One of my former students and advisees has said, “Being a college student is difficult enough. Adding cancer to the mix only makes things harder.”

I have been privileged to call higher education my professional home for many years. My experiences put me in close touch with students, faculty and administrative colleagues. I thoroughly enjoy working with young adults because of their energy, enthusiasm, and drive to move forward in their lives. My administratlibrary-869061_640ive work both in student and academic affairs at institutions in the midatlantic and northeastern regions of the United States has allowed me to support and help college students navigate the academic and student services landscape so that they can maximize their college journey.

In my experience, when college students are diagnosed with cancer, their drive to move forward does not diminish. For some the path may need to be altered or put on hold, but the commitment to complete their degree and move forward is palpable.

This drive is especially important at a time when budget concerns have forced institutions to cut back on resources. On many campuses, there are fewer staff members and many members of the faculty have been tasked with increased administrative responsibilities.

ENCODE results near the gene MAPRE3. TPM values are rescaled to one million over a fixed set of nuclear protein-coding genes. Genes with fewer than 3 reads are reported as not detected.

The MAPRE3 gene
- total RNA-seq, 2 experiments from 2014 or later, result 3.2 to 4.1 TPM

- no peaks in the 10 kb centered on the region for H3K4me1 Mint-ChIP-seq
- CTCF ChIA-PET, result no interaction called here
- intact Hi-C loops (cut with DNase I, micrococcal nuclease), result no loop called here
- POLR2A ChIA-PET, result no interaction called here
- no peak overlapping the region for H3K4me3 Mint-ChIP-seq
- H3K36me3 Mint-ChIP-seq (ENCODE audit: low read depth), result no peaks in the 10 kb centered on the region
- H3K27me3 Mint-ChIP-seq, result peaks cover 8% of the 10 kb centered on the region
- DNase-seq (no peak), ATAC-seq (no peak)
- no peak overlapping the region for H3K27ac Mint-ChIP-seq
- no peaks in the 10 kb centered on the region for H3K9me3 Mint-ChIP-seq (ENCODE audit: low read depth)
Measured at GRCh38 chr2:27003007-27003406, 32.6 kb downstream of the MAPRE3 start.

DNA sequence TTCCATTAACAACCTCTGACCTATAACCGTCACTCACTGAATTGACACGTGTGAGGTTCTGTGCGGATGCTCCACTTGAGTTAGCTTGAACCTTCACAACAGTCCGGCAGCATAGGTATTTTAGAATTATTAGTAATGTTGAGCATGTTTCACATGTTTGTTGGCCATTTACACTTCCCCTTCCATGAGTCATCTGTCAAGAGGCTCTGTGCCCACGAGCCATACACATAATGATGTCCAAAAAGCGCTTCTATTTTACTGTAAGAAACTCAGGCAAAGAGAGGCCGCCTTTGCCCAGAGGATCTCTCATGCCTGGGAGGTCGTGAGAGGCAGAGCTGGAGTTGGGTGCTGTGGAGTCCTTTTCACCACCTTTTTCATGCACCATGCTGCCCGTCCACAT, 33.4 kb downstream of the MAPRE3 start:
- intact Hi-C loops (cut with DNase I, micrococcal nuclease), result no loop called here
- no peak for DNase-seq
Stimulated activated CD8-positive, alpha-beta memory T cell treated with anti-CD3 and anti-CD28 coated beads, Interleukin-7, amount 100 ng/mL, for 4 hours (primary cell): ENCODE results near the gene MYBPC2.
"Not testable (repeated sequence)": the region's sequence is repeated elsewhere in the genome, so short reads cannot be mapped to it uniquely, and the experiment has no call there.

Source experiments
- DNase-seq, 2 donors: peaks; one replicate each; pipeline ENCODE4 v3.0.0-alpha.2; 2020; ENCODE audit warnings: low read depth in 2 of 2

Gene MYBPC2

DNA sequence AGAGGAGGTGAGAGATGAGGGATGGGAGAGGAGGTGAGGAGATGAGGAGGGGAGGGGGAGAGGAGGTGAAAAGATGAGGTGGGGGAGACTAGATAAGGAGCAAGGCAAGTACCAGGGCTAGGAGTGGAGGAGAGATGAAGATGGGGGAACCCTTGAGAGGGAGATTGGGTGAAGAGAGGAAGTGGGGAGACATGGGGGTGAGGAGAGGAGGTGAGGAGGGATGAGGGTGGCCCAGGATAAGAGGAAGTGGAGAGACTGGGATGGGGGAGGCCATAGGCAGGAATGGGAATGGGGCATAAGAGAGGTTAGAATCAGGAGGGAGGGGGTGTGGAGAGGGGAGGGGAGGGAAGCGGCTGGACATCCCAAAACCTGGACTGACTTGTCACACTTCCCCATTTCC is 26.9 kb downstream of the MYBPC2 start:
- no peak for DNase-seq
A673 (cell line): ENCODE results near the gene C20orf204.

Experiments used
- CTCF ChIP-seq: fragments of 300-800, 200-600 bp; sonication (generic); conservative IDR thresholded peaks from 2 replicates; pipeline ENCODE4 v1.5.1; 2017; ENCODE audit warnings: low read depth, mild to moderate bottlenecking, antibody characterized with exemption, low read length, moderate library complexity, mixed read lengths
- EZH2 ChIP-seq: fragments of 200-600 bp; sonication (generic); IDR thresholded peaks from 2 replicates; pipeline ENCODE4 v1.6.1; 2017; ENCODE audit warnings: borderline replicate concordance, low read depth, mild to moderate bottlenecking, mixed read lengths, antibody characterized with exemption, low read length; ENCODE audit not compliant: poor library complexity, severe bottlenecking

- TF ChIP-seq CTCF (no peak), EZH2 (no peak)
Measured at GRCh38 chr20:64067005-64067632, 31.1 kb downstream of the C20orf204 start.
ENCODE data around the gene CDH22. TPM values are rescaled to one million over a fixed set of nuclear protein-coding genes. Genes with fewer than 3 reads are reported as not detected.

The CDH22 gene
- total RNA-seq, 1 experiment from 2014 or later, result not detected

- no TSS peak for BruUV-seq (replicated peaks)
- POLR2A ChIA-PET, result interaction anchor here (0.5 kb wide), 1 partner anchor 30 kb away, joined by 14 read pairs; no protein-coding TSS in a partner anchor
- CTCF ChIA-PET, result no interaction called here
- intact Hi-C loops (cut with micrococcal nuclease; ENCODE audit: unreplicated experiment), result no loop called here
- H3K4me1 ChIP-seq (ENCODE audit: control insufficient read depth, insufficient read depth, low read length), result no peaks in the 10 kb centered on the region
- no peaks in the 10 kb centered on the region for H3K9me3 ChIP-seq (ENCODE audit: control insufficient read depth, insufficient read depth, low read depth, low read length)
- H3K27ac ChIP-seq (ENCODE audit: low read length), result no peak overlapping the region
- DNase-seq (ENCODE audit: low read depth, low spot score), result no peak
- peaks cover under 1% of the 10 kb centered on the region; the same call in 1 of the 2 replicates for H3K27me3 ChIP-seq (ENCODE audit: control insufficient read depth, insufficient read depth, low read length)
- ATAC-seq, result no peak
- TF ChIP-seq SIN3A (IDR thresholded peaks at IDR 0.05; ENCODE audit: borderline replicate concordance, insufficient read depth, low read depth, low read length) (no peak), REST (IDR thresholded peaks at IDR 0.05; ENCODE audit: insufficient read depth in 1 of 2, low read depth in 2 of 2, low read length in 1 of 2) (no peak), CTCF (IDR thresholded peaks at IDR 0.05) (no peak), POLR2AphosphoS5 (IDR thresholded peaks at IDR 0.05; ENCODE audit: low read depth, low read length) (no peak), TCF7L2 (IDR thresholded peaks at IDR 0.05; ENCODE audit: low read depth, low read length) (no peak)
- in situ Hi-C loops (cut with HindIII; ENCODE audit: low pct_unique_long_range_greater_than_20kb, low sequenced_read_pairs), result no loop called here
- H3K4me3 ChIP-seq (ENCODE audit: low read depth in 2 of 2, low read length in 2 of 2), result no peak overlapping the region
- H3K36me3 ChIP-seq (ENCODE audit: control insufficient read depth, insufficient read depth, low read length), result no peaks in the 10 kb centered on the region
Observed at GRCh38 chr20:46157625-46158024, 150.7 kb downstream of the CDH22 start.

The very good news is that those who choose to work in higher education are committed to education and to doing their best to create academic environments that are conducive to learning despite cut backs and limited resources.

The result of budget cuts sometimes means that students need to work harder to advocate for themselves however. Simply stated, on some campuses in can be difficult to meet with a staff member in person as immediately as one may like or to receive a quick response to an email because personnel have been reduced and workloads are large. In the case of a college student who has been diagnosed with cancer, self-advocacy and tenacity are essential. It is especially important for you to be able to tell your unique story so that a situation can be created to fit your needs.

If you are student who has been diagnosed with cancer, here are 3 things that you absolutely need to know:

Create Your Support Network: While tittles vary, it is important to consider resources like The Director of Disabilities Services and Support, The Director of Health Services, The Dean of Students, Your class dean or academic advisor, your favorite professor, the Office of Student Services. Staff members in these offices will be poised to assist and support you. It is important to reach out to the The Director of Disabilities Services and Support early since accommodations that you may be entitled to (ex. extra time on an exam, housing preferences, transportation needs) cannot be granted retroactively. It might be a bit difficult to secure an appointment early on but do not give up. These folks will want to help you! Advocate and help them to get to know you.